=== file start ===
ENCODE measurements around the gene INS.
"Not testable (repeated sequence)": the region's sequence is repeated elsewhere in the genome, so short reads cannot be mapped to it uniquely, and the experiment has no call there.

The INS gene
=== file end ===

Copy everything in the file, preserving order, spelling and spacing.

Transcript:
ENCODE measurements around the gene INS.
"Not testable (repeated sequence)": the region's sequence is repeated elsewhere in the genome, so short reads cannot be mapped to it uniquely, and the experiment has no call there.

The INS gene